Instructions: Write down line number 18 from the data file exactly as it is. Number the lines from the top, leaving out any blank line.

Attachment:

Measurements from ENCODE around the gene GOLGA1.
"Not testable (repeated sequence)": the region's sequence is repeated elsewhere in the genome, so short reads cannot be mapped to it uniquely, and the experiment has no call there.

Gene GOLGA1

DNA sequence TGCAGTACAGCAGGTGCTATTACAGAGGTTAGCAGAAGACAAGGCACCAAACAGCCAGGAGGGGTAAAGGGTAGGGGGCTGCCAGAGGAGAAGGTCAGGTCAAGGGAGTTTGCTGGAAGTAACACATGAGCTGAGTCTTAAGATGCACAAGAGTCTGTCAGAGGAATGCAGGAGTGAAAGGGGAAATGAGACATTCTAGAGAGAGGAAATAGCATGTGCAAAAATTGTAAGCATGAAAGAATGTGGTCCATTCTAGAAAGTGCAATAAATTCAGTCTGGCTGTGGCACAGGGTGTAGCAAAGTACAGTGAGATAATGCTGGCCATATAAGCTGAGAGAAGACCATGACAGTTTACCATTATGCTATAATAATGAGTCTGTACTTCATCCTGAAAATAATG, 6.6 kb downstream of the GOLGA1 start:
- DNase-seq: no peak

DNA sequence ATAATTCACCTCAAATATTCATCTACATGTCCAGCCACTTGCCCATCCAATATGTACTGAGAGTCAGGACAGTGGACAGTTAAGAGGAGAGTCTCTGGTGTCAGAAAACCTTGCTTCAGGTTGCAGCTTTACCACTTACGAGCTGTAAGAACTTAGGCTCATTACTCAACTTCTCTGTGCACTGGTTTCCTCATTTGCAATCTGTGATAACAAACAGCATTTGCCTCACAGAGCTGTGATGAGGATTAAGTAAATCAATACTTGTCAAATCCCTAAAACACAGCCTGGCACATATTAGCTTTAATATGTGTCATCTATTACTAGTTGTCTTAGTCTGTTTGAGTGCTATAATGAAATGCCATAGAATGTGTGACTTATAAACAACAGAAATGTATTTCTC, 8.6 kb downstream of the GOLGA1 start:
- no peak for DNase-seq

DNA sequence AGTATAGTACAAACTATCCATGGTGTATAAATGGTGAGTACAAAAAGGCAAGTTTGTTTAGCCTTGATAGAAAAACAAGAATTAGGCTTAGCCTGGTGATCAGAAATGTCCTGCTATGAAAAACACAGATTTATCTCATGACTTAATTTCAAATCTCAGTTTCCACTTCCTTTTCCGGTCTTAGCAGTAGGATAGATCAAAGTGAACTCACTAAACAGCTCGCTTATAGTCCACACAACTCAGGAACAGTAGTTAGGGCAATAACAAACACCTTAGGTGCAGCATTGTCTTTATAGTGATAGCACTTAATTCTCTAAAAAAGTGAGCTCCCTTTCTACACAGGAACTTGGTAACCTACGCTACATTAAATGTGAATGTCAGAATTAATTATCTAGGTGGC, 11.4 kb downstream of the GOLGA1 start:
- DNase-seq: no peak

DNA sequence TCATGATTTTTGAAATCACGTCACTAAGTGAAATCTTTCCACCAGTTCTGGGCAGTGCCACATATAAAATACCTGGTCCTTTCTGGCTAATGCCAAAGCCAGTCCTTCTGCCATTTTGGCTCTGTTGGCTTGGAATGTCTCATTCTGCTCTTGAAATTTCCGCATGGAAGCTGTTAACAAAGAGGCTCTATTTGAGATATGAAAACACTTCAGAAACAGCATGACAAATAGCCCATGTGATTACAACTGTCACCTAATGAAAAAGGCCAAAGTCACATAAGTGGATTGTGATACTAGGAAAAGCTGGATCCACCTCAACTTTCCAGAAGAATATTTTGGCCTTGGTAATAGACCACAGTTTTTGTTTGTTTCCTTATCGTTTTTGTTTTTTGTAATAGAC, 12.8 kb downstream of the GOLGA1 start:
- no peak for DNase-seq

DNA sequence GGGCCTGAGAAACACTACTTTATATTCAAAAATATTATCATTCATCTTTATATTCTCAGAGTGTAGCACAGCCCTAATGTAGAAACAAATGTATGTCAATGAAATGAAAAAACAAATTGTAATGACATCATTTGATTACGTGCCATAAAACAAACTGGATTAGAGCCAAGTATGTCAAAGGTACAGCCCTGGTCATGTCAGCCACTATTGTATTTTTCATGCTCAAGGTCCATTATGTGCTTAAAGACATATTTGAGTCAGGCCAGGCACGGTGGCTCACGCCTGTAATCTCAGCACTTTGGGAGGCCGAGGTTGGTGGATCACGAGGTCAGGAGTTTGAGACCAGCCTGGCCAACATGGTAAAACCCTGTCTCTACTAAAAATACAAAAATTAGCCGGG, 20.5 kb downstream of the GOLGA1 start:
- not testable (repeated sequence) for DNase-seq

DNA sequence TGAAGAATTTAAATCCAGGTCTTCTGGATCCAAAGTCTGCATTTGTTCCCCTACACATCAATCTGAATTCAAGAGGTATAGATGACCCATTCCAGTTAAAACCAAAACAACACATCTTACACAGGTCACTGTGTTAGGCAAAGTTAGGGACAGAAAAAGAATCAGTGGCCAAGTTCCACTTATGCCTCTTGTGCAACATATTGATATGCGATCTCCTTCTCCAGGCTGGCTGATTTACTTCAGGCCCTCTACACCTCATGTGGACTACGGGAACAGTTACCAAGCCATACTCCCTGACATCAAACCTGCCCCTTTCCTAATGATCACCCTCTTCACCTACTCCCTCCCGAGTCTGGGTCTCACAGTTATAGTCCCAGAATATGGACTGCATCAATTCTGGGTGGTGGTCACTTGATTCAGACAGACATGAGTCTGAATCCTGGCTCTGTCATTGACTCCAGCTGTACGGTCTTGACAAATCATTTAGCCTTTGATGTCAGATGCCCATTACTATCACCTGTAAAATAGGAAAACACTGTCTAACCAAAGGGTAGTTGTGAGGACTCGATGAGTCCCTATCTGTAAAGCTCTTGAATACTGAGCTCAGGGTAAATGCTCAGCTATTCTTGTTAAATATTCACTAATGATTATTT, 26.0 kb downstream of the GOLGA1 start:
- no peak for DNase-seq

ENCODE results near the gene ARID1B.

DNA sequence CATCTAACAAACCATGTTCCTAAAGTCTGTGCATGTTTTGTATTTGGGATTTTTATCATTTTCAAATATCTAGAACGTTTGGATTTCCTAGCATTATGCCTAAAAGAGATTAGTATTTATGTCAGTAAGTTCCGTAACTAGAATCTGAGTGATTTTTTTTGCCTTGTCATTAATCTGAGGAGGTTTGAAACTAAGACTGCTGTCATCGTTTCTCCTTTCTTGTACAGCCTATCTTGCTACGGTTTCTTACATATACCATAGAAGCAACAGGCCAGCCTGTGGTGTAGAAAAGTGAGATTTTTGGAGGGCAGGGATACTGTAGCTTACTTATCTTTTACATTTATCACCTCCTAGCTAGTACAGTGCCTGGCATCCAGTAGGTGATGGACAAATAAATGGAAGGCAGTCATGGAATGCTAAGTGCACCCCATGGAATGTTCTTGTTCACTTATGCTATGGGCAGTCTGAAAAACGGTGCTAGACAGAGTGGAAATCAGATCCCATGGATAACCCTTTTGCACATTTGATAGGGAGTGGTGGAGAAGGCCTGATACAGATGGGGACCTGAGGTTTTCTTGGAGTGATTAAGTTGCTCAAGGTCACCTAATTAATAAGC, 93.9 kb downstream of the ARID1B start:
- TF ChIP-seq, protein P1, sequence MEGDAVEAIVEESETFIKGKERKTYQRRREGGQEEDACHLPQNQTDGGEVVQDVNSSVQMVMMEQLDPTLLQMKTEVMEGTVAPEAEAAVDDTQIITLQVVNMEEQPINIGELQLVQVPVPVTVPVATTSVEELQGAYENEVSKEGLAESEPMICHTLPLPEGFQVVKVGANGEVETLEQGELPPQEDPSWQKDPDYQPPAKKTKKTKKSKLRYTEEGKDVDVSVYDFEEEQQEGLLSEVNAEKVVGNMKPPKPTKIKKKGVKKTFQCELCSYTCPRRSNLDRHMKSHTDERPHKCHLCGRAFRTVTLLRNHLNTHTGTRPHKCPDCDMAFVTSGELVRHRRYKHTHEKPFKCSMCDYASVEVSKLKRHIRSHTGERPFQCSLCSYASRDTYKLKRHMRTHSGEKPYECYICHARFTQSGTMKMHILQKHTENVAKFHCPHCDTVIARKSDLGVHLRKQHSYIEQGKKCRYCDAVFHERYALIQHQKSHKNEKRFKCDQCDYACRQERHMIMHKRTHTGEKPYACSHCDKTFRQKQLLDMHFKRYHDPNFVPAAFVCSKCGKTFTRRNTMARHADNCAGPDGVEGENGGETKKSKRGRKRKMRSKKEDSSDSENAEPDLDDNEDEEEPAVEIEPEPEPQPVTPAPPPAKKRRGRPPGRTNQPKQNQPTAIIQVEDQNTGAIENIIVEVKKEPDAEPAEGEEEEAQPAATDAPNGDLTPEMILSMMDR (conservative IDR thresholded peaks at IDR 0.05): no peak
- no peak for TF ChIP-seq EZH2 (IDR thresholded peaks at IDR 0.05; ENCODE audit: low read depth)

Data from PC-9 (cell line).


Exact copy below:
- TF ChIP-seq, protein P1, sequence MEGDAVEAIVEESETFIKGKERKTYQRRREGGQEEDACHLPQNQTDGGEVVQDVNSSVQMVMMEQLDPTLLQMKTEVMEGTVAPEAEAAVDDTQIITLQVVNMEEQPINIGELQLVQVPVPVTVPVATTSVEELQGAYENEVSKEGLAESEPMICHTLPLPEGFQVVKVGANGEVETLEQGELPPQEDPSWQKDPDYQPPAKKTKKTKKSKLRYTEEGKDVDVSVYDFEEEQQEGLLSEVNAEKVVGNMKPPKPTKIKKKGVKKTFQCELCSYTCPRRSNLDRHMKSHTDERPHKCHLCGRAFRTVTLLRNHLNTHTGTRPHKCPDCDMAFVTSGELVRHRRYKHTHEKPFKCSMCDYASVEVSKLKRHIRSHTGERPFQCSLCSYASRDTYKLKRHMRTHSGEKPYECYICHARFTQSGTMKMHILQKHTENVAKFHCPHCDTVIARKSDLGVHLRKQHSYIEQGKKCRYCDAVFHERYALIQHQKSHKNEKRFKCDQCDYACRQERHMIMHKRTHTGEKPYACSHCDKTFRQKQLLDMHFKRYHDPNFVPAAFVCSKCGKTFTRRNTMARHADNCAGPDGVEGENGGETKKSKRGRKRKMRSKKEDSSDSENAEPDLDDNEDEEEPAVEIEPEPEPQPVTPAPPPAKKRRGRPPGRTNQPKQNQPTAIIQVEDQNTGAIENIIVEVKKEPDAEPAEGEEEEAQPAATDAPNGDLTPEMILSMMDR (conservative IDR thresholded peaks at IDR 0.05): no peak